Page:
After almost two months in limbo, Lieutenant Governor Judith Guichon has called on John Horgan and the BC New Democrats (BC NDP) to form government, ending the 16-year reign of the BC Liberals. To help understand what this could mean for students, The Ubyssey asked UBC faculty members to weigh in on important issues like tuition and housing.
But, first, how much of an impact could an NDP minority government make?
According to UBC Professor of political science Richard Johnston, this depends on how long they will last.
“They essentially hang by a thread, even though they have a comprehensive agreement with the Greens,” Johnston said about the NDP’s current alliance with the Green Party, which gives them 44 seats — just a single seat over the Liberals’ 43. “It’s an agreement that makes sense, but the fact is that they’re vulnerable to random events, like traffic accidents, sickness or deaths.”
“The past experiences with minority governments in Canada and average duration of a federal minority is about 18 months,” he added. “They will want to be as different from the Liberals as circumstances permit, but there is this noose around their necks. The government might not last that long.”
Still, the NDP’s platform differs considerably from the Liberals. To gain an understanding of what it could mean for students, The Ubyssey asked UBC faculty to weigh in on important issues like tuition and housing.
Tuition and fees
UBC Professor of sociology and former Deputy Minister of Education Charles Ungerleider predicts that the government will not pursue a blanket tuition waiver policy.
“Having a blanket tuition freeze or reduction is always popular politically in some quarters. I don’t anticipate that the government would go in that direction, because it would be enormously expensive and they’ll find that they don’t have the resources,” Ungerleider said.
“[However, the NDP] is certainly more oriented towards education — at the K-12 level, the early childhood level and at the post secondary level. This is a government that understands that you build a better society by supporting education.”
On this topic, the BC NDP has stated in their platform that they would work toward affordable post-secondary education by “making student loans interest free — current and future —” and “keeping a cap on tuition fees at colleges and universities.”
Graduate students are also expected to see new fundings and scholarships, especially for those in technology-related programs.
Penny Gurstein, a UBC professor and director of the School of Community and Regional Planning, is optimistic about the new government’s ability to advance affordable housing for students.
She noted that during their time, the Liberal government was essentially forced into addressing the housing issue. However, they focused on home ownership, which was not as applicable to students.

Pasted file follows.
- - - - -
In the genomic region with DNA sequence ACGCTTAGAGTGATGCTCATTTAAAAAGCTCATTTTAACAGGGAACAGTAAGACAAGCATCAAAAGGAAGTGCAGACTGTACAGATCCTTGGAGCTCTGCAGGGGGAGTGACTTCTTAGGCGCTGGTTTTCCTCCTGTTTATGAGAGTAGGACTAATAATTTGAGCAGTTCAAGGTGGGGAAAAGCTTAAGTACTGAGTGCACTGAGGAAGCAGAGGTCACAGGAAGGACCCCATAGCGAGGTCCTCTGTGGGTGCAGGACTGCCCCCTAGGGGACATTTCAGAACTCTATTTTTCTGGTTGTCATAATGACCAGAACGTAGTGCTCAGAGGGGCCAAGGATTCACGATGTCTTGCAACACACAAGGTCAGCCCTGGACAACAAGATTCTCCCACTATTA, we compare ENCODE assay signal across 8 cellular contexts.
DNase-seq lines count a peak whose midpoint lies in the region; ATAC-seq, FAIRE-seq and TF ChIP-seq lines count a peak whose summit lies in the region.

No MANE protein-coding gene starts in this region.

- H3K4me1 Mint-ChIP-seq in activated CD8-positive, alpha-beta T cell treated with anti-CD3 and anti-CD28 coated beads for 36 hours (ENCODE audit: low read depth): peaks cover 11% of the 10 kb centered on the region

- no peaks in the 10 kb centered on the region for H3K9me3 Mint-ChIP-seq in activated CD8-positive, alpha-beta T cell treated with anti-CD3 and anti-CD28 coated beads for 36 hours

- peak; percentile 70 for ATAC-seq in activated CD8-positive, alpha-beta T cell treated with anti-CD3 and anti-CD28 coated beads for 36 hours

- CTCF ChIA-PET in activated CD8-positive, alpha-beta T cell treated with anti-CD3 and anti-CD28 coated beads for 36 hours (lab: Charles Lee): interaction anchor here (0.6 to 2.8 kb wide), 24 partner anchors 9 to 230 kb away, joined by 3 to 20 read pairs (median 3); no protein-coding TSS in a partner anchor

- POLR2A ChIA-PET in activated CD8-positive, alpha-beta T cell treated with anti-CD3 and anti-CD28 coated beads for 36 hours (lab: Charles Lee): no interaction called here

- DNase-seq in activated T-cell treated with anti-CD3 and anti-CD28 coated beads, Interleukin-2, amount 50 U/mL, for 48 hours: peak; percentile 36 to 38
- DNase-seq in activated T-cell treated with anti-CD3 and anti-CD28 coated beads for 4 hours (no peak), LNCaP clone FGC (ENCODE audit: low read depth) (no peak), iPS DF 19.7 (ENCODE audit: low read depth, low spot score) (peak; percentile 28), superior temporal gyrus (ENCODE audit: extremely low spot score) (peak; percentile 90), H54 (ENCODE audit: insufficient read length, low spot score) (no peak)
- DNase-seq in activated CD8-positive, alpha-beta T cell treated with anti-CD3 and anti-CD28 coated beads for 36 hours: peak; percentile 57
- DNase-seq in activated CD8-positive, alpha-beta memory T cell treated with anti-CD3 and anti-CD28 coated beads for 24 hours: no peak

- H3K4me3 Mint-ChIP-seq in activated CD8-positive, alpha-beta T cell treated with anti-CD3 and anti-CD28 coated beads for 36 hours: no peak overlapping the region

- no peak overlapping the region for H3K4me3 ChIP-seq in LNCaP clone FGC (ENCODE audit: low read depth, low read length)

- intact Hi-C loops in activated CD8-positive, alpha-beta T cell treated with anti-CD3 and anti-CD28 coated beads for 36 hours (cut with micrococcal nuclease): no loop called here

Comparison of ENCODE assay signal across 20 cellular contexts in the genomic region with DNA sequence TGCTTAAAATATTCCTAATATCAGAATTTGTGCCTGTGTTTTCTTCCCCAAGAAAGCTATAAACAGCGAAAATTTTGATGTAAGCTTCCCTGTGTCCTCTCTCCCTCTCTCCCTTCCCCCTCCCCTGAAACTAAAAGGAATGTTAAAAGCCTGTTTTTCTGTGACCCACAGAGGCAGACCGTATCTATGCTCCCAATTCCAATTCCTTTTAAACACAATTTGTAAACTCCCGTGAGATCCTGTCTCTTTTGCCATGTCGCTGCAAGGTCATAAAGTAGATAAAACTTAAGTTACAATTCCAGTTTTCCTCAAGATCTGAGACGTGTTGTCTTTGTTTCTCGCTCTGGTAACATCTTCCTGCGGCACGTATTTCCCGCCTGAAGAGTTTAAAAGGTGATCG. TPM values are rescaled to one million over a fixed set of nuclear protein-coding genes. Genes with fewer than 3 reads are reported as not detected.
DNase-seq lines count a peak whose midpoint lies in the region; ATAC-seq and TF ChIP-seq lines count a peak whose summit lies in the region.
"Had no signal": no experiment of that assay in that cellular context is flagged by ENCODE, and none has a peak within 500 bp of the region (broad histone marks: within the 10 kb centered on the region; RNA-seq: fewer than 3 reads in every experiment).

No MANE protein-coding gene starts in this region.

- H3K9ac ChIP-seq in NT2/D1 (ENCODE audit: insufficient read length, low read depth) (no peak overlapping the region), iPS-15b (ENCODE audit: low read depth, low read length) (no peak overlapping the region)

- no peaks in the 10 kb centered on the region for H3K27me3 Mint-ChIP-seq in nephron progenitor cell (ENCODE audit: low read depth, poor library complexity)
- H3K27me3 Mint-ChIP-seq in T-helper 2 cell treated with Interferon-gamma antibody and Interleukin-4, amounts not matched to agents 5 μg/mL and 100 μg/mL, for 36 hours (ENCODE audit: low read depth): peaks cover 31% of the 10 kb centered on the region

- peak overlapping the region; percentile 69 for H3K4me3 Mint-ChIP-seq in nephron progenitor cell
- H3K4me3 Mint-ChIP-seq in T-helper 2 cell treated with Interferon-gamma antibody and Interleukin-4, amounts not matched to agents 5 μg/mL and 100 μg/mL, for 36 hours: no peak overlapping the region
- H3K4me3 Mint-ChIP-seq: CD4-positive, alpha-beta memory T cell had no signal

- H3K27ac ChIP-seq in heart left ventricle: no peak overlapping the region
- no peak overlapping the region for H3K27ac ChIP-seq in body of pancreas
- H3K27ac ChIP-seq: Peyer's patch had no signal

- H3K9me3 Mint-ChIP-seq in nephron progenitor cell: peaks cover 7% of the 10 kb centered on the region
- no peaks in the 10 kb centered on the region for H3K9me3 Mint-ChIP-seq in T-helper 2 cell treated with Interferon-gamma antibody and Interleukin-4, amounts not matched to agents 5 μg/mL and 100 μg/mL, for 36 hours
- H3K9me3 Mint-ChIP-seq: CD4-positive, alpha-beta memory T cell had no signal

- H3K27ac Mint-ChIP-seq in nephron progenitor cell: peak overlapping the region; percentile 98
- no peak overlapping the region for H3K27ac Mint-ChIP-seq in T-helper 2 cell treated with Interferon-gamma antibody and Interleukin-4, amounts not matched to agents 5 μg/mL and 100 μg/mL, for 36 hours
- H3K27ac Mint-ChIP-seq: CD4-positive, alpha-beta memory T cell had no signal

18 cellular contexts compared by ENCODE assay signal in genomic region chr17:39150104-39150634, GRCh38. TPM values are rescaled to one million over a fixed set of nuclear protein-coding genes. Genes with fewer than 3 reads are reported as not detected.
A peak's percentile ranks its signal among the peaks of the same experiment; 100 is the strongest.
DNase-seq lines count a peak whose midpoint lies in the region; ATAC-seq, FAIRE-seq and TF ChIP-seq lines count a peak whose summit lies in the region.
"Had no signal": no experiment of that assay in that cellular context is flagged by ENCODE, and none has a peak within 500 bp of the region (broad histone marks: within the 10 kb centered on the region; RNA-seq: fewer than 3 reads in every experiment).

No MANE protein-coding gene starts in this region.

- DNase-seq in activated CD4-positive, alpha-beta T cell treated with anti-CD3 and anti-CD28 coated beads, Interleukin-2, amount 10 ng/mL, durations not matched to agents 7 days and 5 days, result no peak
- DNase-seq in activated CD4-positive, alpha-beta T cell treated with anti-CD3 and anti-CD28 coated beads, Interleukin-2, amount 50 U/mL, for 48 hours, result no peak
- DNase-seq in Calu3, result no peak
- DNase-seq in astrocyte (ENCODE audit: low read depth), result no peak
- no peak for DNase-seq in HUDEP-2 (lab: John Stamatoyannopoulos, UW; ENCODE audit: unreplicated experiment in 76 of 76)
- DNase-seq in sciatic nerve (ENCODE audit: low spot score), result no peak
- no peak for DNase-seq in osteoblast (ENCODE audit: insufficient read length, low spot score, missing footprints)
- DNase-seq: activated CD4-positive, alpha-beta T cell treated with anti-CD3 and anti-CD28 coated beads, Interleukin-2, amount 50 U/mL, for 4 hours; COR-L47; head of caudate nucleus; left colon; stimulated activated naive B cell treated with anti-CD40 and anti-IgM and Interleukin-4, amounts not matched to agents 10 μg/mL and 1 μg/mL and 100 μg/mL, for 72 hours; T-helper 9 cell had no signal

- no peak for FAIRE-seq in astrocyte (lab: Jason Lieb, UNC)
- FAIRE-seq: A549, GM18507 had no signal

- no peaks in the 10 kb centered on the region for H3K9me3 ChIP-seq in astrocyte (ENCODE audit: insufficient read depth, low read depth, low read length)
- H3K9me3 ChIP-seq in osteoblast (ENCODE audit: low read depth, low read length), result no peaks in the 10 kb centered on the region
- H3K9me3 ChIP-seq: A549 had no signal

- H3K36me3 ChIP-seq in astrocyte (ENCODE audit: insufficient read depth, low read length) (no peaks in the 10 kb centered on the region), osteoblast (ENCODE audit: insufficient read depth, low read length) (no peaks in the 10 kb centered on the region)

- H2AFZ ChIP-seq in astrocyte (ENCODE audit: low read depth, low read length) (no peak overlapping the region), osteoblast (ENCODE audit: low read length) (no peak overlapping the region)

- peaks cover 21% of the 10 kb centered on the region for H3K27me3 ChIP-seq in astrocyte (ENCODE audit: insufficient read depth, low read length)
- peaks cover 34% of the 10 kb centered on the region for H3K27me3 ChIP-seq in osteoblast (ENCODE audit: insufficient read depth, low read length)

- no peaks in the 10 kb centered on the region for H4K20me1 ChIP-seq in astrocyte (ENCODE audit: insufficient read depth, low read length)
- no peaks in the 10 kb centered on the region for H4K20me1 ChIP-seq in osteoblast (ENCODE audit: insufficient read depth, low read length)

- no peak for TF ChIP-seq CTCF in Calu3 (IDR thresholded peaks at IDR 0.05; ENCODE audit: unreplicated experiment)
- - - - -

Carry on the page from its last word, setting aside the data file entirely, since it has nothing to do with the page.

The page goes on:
“What I expect the NDP government will do is actually develop policy that will encourage building of rental housing, encouraging non-profits to build housing, and giving some kind of subsidy to renters,” she said, while noting that students could benefit from the shift in focus to rentals.
According to their platform, the NDP promises to make it easier for post-secondary institutions to build student housing by removing “unnecessary rules.”
“Universities and colleges are not actually allowed to carry debt,” said Gurstein. “What they would have to do to encourage more student housing is to get rid of that regulation, which would mean that universities could borrow and take out mortgages to build housing.”
According to her, if the government follows through on this platform point, it would be easier for on-campus housing to be built.
Cautious waiting game
On July 18, Premier John Horgan and his gender-balanced cabinet assumed office.
Most relevant to students, Mount-Pleasant MLA Melanie Mark was appointed minister of advanced education, skills and training. As the first Indigenous woman to be elected to the Legislative Assembly, her experience has mostly been on youth issues.
For the role of minister of municipal affairs and housing, Coquitlam-Maillardville MLA Selina Robinson was named. Prior to this appointment, she served as the opposition spokesperson for local government, sports and seniors.
Closer to home, UBC riding MLA David Eby was picked to be the attorney general.
“Although there isn’t a lot of cabinet experience here, it is a politically experienced group and my guess is that they will be a restrained bunch. They’re presumably conscious of the fact that they are in a minority and they’ll have to deal with the supporting party, the Greens,” said Johnston. “The Liberals aren’t going to let them off lightly.”
The first order of business and test for the NDP will be the budget.
“The budget is where the priorities of the government take hard form,” he said. “It’ll be interesting to see what goes into it, how ambitious it will be.”
For now, only time will tell whether the new government will be able to accomplish what they set out to do.
“It could be a nasty couple of years and my worry is that with all the best intentions in the world, they have been given just enough power to wreck themselves on the rocks, so to speak,” said Johnston. “It’s not the dawning of a new era — not yet, at least.”